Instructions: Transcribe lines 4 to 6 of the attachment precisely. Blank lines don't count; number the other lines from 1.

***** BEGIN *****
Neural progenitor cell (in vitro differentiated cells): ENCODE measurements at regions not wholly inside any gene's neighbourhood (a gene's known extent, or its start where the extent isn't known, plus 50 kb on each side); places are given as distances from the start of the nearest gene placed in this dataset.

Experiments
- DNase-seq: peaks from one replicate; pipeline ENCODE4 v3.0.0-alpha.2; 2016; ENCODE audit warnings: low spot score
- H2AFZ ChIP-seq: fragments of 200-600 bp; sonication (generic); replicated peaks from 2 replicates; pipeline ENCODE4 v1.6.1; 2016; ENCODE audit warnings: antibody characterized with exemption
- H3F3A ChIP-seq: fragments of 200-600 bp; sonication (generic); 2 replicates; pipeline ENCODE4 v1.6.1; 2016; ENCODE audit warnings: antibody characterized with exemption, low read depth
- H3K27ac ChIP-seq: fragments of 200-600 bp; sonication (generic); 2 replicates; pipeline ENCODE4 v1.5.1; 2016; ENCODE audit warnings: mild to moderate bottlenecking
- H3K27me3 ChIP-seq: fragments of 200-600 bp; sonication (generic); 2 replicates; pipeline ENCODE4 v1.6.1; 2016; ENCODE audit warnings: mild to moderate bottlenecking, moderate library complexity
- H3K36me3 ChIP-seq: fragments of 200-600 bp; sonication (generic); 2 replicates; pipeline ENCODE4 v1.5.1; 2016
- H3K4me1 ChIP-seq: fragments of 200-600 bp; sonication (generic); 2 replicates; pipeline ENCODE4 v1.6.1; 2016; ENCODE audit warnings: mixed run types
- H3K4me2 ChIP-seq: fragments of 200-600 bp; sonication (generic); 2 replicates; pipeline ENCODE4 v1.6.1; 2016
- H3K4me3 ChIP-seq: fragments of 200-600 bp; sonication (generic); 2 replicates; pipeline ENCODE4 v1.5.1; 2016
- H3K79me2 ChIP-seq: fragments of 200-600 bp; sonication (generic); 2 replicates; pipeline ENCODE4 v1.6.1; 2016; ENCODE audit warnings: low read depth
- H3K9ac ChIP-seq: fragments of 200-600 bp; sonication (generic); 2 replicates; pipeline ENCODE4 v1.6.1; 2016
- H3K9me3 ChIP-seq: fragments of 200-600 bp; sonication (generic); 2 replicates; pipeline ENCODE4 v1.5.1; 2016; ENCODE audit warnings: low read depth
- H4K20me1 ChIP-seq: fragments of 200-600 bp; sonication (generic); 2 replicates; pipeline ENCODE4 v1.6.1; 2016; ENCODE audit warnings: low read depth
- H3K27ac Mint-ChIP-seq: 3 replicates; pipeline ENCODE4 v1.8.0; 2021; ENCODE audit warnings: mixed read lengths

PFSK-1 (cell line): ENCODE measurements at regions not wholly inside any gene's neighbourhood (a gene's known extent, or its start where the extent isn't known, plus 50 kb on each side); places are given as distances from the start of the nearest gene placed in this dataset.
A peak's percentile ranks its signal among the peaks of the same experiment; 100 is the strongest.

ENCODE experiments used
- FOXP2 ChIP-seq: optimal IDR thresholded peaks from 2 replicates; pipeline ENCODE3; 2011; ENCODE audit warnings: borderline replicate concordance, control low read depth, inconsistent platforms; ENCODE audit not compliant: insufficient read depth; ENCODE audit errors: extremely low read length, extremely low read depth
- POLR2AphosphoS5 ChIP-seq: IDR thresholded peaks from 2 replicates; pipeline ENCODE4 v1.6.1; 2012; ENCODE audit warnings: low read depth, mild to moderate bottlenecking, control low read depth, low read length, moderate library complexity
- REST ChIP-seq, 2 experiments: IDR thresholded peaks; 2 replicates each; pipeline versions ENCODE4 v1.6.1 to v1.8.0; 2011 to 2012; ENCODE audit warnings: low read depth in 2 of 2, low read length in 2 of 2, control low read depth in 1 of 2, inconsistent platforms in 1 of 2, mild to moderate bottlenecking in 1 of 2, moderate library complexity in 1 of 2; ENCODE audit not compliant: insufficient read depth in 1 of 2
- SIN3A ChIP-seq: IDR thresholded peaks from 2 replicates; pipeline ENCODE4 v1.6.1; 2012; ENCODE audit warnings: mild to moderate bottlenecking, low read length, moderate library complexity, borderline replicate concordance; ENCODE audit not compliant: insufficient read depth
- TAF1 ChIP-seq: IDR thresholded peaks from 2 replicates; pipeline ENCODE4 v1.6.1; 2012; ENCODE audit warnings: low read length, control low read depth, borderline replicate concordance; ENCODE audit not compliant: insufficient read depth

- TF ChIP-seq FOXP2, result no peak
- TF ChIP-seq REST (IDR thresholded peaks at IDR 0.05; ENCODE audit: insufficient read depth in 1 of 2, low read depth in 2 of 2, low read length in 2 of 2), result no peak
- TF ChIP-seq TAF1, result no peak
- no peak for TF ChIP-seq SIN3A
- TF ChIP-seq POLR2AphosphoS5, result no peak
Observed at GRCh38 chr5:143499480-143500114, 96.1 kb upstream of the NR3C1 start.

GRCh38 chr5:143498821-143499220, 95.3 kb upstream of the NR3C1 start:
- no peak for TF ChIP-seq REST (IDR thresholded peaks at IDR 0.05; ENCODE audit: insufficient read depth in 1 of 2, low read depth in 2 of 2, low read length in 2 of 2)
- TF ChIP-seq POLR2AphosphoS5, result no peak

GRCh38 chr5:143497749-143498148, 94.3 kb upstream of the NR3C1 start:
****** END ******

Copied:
- H2AFZ ChIP-seq: fragments of 200-600 bp; sonication (generic); replicated peaks from 2 replicates; pipeline ENCODE4 v1.6.1; 2016; ENCODE audit warnings: antibody characterized with exemption
- H3F3A ChIP-seq: fragments of 200-600 bp; sonication (generic); 2 replicates; pipeline ENCODE4 v1.6.1; 2016; ENCODE audit warnings: antibody characterized with exemption, low read depth
- H3K27ac ChIP-seq: fragments of 200-600 bp; sonication (generic); 2 replicates; pipeline ENCODE4 v1.5.1; 2016; ENCODE audit warnings: mild to moderate bottlenecking